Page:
Counter-Narratives Project

In 2019, the Millstein Center launched its Counter-Narratives Project, which focuses on alternative theories to the conventional shareholder primacy paradigm—the theory that shareholder interests should be prioritized above the interests of all other stakeholders (including debtholders, employees, customers, suppliers, the environment, the community, and the corporation itself). While many agree that one economic purpose of a corporation is to maximize value for all of its stakeholders in the aggregate over a long-term time horizon, this view holds that shareholders’ interests must always take precedence.

The alternative theories, or “counter-narratives,” are critical of shareholder primacy and argue that such a view encourages “short-termist” actors and behaviors which have contributed to economic malaise and a maldistribution of wealth. These counter-narratives propose various methods of balancing the interests of all stakeholders and measuring the success of a corporation through means other than simple shareholder wealth maximization.

The complex task of mediating the interests of intra-firm constituencies is complicated further by the fact that the role and structure of corporate ownership is being reshaped in a manner not seen in over a century in two significant ways. First, ownership of public companies is increasingly concentrated in the hands of a specialized group of institutional investors and asset managers; in turn, an increasing share of such holdings are managed “passively” to track the performance of broad-gauged market indices. Second, an increasingly large share of innovative enterprise is being funded by private capital markets rather than public markets, and capital markets are evolving in ways that facilitate such private ownership choices. (The Millstein Center is exploring these shifts specifically through our Future of the Corporation Project.)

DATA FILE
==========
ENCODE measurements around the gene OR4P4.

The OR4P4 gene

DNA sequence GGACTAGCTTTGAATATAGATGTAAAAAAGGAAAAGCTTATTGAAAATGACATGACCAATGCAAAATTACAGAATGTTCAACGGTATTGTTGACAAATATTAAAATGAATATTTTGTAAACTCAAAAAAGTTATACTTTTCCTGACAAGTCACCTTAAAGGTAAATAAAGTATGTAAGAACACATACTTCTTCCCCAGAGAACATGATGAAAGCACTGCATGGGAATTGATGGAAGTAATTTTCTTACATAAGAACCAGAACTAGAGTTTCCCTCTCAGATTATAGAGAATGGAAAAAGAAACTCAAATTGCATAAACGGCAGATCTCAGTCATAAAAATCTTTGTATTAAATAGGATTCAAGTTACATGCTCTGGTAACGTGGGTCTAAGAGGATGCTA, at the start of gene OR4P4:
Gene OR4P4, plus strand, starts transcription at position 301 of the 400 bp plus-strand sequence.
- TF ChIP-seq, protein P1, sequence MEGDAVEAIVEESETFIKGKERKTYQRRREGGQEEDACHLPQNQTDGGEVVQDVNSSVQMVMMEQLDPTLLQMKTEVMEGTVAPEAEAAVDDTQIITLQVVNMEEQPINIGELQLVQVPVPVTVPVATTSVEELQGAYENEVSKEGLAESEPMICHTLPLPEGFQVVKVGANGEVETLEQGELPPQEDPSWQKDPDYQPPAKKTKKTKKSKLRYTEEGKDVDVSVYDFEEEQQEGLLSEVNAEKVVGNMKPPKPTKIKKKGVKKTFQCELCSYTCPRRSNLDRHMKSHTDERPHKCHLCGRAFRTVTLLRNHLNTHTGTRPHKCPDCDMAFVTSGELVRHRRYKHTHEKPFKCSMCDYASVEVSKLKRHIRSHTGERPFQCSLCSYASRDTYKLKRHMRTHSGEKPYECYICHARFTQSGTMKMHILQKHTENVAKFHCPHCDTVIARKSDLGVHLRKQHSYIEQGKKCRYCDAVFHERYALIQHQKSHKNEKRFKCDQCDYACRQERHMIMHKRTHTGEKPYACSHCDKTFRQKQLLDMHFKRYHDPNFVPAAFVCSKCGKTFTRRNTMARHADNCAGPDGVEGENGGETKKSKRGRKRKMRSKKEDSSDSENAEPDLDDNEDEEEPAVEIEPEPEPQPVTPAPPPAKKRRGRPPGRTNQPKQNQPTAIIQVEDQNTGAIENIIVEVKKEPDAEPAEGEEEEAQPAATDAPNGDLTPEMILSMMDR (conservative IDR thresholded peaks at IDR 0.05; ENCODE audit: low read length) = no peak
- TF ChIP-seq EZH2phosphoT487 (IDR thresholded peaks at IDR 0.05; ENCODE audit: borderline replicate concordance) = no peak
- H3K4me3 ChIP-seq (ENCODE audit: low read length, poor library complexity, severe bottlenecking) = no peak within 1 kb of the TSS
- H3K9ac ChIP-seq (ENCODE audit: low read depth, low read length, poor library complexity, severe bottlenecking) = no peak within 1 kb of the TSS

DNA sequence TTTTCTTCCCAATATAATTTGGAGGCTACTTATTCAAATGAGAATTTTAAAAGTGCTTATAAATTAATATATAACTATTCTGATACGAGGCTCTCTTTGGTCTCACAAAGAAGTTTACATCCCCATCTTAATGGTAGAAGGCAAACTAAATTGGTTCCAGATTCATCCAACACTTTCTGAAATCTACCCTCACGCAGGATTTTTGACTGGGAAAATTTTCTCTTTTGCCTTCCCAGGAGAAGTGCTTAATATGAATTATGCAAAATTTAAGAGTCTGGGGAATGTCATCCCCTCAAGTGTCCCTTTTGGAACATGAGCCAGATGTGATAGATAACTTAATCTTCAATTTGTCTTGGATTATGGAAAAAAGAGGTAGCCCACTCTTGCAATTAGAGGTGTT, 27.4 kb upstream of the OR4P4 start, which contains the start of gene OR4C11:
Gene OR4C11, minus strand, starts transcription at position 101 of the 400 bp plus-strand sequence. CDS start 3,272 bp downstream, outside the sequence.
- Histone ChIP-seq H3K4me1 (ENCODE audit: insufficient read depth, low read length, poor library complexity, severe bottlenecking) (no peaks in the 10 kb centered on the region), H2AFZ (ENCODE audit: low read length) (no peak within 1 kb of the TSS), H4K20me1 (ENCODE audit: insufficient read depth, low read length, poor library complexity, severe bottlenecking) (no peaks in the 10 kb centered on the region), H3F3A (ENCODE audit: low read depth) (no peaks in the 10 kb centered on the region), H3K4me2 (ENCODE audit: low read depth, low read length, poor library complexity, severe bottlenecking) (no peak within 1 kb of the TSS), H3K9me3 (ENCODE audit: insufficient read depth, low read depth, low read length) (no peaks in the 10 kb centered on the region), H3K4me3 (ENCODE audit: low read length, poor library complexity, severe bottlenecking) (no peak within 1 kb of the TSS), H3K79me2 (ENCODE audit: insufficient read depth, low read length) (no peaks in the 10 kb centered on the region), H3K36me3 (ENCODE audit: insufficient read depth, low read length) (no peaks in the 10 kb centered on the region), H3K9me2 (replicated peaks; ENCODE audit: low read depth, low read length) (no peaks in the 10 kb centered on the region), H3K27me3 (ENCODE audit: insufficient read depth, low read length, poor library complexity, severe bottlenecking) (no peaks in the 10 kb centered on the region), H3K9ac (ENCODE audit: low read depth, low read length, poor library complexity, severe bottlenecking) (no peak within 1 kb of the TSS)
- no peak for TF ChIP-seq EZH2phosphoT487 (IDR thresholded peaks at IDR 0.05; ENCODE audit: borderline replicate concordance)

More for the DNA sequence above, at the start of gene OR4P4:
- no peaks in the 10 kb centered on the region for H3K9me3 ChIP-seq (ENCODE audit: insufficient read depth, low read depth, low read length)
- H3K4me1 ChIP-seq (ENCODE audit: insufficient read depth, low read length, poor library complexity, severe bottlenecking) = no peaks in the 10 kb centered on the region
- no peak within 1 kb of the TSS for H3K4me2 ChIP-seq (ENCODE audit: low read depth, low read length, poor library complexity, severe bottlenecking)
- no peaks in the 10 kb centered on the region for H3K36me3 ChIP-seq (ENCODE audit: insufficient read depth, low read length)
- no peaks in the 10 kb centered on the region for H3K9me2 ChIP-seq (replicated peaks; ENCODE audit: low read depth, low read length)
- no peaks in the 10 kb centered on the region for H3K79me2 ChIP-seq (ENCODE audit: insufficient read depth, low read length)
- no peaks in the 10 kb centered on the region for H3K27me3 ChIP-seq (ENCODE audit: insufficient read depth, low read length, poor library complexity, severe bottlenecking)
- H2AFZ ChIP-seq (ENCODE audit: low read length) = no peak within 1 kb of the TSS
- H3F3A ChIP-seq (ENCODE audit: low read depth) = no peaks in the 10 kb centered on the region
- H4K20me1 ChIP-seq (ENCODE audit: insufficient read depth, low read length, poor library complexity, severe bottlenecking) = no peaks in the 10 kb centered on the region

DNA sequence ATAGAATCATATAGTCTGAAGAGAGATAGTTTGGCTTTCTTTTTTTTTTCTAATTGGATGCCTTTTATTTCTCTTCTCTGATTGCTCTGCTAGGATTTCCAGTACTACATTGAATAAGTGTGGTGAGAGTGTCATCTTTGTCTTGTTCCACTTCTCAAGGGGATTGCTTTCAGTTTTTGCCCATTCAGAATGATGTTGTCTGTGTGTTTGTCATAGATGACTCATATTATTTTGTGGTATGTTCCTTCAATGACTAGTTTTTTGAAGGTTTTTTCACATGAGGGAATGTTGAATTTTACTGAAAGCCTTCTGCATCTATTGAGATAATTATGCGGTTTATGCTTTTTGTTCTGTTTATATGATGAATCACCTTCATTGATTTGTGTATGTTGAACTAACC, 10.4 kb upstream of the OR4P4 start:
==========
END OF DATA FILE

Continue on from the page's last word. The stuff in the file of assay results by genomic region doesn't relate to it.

As ownership changes, the governance sub-institutions that serve the broad objective of maximizing value will necessarily change as well. Debates that have traditionally been addressed through an increasingly strained shareholder-based model now fall even more woefully short of the task of addressing pressing contemporary questions, such as:

  • What is the responsible way for the asset managers and the other institutional investors to exercise their rights as shareholders alongside other shareholders?
  • To what extent do their interests in diversified portfolios conflict with firm-level value maximization?
  • Have these new ownership structures exacerbated conflicts of interest with other firm-level constituencies (such as customers, creditors and employees)?  
  • What is the appropriate role of governance rights arbitrageurs, like hedge funds, or information intermediaries, like proxy advisors, in this new ecology of ownership and control? 
  • Does “governance” that may be optimal from a shareholder point of view, or even an overall wealth point of view, raise serious questions of financial inclusion and distributional fairness? If so, should these questions be addressed at the level of the corporation?